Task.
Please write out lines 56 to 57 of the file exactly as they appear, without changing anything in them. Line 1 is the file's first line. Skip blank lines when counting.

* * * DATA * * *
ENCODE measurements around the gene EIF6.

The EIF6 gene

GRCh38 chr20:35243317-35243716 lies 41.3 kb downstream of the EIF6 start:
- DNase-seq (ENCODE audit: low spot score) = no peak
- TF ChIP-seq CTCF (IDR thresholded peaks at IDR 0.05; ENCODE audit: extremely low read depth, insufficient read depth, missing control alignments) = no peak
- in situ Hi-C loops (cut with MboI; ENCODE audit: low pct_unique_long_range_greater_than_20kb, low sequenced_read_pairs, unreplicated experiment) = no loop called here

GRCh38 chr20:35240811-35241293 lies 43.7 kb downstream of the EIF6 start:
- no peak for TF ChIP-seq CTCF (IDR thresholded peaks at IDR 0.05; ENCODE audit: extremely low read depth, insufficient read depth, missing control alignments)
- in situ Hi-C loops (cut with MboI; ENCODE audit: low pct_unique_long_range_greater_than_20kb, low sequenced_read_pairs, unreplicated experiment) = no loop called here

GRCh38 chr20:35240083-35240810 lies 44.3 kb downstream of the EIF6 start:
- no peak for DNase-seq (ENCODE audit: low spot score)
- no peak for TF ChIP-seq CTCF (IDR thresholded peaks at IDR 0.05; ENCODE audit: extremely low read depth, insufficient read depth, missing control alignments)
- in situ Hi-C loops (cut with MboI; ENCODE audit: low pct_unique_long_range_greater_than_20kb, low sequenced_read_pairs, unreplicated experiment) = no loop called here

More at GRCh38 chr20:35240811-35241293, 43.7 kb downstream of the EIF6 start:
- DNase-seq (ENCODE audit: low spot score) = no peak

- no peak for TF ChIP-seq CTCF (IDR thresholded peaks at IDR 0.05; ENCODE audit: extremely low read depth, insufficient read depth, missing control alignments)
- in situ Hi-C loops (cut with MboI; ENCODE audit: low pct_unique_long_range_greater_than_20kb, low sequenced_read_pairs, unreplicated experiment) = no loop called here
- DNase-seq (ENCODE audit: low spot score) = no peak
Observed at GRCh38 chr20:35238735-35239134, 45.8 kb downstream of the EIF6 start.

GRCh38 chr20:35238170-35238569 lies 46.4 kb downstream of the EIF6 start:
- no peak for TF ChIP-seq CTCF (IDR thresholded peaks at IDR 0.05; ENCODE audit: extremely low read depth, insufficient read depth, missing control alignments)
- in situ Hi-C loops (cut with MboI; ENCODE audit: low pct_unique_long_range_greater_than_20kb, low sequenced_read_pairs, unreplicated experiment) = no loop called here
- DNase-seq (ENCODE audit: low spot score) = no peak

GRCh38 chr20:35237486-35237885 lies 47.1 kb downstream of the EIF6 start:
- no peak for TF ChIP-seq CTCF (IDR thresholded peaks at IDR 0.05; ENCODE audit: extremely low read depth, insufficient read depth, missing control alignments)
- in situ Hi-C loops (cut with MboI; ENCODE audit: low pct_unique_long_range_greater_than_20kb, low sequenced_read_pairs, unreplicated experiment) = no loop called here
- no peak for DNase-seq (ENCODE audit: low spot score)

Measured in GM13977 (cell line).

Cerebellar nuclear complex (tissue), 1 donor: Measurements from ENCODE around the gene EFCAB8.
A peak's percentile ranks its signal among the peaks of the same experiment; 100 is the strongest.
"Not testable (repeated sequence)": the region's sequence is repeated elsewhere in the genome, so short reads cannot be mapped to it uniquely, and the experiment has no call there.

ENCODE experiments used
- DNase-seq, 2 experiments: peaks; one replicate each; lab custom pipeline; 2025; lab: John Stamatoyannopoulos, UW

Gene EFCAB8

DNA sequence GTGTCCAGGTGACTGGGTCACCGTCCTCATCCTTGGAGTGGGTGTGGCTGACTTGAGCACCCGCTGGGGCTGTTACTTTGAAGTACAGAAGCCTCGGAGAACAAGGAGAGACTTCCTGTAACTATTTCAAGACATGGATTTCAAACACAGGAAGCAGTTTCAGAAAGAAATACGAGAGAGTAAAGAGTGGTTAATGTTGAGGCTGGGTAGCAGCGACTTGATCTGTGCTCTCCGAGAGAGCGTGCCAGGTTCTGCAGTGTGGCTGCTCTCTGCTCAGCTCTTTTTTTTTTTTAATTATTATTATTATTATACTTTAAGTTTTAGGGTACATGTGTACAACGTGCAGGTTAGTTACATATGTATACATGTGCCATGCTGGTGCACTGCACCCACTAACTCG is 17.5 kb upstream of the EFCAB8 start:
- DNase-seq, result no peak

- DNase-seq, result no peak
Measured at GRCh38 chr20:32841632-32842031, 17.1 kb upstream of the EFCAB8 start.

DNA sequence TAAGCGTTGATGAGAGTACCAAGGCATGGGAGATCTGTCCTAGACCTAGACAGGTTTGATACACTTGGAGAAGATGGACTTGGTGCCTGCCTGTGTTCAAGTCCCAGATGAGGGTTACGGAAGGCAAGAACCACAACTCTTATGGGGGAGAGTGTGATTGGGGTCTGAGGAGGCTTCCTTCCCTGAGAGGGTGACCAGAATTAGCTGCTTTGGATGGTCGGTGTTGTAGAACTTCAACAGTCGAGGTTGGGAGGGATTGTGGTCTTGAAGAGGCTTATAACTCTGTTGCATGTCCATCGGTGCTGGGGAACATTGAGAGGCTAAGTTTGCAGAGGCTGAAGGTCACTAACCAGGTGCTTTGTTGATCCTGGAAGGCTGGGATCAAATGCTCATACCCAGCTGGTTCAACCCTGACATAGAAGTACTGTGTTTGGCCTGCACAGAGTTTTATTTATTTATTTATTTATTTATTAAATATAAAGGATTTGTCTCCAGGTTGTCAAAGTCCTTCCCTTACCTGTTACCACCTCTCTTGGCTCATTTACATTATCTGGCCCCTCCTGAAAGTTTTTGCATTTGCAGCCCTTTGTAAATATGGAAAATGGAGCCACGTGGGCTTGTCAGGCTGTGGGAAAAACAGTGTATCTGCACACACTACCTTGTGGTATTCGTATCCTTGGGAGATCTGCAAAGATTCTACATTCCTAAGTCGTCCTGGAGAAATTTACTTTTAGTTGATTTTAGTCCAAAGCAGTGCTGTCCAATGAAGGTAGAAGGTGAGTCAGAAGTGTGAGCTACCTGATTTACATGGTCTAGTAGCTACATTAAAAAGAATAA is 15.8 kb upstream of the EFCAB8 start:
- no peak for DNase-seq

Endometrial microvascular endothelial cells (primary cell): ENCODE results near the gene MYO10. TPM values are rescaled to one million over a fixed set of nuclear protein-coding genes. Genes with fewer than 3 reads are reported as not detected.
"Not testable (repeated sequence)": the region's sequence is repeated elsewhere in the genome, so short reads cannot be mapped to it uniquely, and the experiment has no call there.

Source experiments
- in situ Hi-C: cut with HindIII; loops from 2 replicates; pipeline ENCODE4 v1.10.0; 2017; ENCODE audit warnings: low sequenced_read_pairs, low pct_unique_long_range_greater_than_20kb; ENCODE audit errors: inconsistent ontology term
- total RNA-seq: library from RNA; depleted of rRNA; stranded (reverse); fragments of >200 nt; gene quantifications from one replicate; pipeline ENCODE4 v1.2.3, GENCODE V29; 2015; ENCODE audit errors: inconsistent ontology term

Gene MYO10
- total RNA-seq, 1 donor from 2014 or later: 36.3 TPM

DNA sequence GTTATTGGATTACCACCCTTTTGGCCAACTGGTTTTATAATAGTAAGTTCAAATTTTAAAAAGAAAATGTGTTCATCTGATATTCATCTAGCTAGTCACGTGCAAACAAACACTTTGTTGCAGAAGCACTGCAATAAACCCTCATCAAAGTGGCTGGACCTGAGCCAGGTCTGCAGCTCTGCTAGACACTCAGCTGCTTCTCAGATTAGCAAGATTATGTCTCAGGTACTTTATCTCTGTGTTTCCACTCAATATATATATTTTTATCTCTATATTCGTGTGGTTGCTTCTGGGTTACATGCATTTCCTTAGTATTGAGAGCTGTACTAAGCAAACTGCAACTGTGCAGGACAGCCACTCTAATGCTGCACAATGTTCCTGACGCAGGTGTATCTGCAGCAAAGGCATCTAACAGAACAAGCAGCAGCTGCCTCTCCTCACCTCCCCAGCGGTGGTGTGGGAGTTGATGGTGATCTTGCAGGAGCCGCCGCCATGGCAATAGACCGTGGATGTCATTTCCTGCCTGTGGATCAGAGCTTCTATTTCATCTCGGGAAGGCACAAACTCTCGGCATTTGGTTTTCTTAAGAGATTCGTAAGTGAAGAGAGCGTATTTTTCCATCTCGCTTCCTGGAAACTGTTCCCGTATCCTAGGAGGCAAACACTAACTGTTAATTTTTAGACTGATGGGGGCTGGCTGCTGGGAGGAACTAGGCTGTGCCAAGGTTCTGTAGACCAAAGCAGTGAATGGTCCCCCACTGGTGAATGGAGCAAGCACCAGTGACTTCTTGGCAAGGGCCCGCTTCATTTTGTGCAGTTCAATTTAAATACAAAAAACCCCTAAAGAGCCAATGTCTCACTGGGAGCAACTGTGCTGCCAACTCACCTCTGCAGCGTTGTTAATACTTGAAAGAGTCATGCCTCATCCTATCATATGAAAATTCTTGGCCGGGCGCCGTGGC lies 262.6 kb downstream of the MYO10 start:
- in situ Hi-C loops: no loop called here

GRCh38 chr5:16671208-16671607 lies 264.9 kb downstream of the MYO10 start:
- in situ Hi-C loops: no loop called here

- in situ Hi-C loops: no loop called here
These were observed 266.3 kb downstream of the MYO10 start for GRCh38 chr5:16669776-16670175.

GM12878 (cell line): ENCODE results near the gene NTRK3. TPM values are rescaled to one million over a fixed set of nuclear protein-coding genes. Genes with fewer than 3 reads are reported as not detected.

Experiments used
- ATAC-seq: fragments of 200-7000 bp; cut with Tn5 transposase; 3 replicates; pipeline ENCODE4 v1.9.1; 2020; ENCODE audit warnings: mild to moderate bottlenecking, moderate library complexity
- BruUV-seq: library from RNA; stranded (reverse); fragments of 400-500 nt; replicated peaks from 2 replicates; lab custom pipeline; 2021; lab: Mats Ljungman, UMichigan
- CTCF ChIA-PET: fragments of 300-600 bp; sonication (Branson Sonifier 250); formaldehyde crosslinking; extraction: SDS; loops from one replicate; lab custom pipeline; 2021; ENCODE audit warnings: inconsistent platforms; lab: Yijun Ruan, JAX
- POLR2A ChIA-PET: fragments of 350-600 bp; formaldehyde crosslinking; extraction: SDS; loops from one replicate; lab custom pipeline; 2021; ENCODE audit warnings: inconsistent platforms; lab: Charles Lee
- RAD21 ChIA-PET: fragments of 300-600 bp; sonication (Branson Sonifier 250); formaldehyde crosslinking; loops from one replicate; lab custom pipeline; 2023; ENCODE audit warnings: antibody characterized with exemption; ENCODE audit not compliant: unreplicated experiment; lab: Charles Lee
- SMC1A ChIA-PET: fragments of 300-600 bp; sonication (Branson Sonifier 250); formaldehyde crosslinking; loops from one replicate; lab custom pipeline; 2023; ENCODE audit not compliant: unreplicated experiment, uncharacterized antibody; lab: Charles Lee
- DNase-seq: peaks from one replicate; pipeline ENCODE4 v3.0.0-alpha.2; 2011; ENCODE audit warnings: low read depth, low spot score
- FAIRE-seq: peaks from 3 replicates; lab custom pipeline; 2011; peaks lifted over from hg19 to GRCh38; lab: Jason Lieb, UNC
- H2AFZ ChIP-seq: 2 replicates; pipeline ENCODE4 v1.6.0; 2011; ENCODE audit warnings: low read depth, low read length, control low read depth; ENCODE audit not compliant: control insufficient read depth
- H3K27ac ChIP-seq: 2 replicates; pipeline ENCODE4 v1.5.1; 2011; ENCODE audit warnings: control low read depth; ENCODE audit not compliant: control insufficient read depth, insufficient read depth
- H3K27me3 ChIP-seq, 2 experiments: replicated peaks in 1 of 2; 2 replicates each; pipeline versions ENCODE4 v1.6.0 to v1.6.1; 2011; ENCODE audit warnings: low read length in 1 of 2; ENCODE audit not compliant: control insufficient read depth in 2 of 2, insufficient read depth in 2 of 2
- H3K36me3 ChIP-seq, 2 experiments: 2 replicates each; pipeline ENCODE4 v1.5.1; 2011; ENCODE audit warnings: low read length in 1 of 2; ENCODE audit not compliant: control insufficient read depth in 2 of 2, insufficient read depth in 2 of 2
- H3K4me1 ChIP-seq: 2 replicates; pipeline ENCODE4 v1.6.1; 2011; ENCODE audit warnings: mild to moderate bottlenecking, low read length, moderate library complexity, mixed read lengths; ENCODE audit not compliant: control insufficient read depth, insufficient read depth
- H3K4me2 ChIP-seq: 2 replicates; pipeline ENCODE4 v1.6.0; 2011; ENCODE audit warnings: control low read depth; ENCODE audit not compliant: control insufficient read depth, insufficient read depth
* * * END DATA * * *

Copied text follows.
- ATAC-seq: fragments of 200-7000 bp; cut with Tn5 transposase; 3 replicates; pipeline ENCODE4 v1.9.1; 2020; ENCODE audit warnings: mild to moderate bottlenecking, moderate library complexity
- BruUV-seq: library from RNA; stranded (reverse); fragments of 400-500 nt; replicated peaks from 2 replicates; lab custom pipeline; 2021; lab: Mats Ljungman, UMichigan